So you are probably wondering why college basketball is also discussed here. The difference between college football and basketball is a road we have gone down either on this blog or in your own head far too much so I will save you the speech. Ultimately, there are issues with both sports, some of which can be addressed immediately but many of which can only be dealt with in the gray area. Regardless of the differing states of both, each has their die hard set of fans. At least one also has a unique aspect to it which no other sporting or cultural activity can replicate.

Getting out of the emotional rhetoric, where is this article going? Despite everything discussed, both sports are in danger. It is not from NIL, the issue of conferences, the ever imperfect playoff system, or the big bad TV Networks. No, I am gonna go for the lowest hanging fruit argument you heard your least favorite grammar school teacher give. The good ole “it happened to him, so it can happen to you” speech applies perfectly. Anyone who has taken a sports history class, talked to the elder folks of their community, or had slight inference skills knows where this is going. It happened to baseball, to boxing, to the Olympics, and plenty of other sporting events.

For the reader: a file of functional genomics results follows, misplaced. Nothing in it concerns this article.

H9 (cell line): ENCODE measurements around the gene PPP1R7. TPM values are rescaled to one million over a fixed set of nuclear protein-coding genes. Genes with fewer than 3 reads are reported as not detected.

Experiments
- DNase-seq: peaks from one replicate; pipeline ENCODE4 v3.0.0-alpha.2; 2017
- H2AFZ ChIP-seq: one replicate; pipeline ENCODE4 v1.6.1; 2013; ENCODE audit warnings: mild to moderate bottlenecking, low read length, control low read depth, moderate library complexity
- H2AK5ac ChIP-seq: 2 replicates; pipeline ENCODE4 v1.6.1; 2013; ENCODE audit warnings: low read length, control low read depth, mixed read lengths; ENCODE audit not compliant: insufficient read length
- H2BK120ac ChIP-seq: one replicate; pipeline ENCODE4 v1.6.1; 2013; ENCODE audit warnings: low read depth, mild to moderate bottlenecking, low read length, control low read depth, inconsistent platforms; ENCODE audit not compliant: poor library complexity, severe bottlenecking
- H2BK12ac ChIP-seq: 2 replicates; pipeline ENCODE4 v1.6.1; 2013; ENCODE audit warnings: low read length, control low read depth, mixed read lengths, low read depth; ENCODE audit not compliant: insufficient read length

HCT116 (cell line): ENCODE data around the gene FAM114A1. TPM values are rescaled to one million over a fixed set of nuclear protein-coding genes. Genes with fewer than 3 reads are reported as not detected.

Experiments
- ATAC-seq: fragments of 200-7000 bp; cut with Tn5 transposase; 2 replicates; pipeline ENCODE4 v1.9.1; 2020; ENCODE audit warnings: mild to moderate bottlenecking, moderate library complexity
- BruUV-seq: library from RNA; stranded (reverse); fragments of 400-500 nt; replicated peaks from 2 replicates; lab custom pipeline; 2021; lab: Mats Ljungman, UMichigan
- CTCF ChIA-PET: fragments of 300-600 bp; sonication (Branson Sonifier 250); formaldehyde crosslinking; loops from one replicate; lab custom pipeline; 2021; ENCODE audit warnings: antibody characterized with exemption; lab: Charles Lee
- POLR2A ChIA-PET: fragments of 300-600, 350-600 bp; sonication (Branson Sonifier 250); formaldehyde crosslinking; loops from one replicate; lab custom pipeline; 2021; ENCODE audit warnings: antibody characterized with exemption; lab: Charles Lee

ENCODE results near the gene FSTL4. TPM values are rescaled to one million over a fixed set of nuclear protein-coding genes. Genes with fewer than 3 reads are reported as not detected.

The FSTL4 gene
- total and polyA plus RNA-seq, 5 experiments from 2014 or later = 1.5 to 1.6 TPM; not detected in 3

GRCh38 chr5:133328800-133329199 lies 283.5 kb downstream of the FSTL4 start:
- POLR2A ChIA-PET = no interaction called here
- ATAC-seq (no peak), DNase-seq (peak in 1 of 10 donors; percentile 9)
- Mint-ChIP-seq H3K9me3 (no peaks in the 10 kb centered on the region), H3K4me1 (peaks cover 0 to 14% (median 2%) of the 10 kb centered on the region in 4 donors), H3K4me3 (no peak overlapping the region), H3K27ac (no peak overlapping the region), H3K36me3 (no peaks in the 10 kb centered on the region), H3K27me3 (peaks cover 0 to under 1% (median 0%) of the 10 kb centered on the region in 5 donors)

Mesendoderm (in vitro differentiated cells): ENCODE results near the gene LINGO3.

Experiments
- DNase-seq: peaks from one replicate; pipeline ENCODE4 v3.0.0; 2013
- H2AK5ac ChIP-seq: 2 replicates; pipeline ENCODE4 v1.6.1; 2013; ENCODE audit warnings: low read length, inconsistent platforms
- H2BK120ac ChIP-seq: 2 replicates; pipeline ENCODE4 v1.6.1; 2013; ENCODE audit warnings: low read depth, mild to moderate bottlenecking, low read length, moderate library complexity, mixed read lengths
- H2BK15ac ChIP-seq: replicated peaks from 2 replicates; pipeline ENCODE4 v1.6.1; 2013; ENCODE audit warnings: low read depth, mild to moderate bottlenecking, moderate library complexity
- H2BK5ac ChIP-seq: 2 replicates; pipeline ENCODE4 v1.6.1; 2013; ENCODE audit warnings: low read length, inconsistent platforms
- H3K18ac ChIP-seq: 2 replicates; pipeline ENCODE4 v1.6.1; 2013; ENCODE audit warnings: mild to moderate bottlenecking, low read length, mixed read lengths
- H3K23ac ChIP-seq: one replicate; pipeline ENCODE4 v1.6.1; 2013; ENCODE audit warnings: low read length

Yes, those sports are not dead and a big enough star will attract interest in them here and there, but they are not the headliner or main event. They do not attract the casual viewer or casual fan, something every league professional and collegiate strives for. What we will call the Nick Saban theory is that the NFL strives for every team to be 8-8 into the final week so every fanbase and faction of the country is tuning in. Essentially it is about making the sport matter to the highest degree.

This is where your passtime or your goofy buddy’s obsession comes into play. For the good number of you who are not current pro wrestling fans, you likely know a few names still in the industry. And to be fair, if you do, most of the guys you name are mainly actors in Hollywood and not full time wrestlers with John Cena being the primary name. Regardless if you know the newer stars of pro wrestling, they are doing a killing. The ratings and gates for their Premium Live Events (similar to a Pay-Per-View) have never been higher and tickets to WrestleMania 40 (the WWE Super Bowl) broke the company's all-time gate record in one day.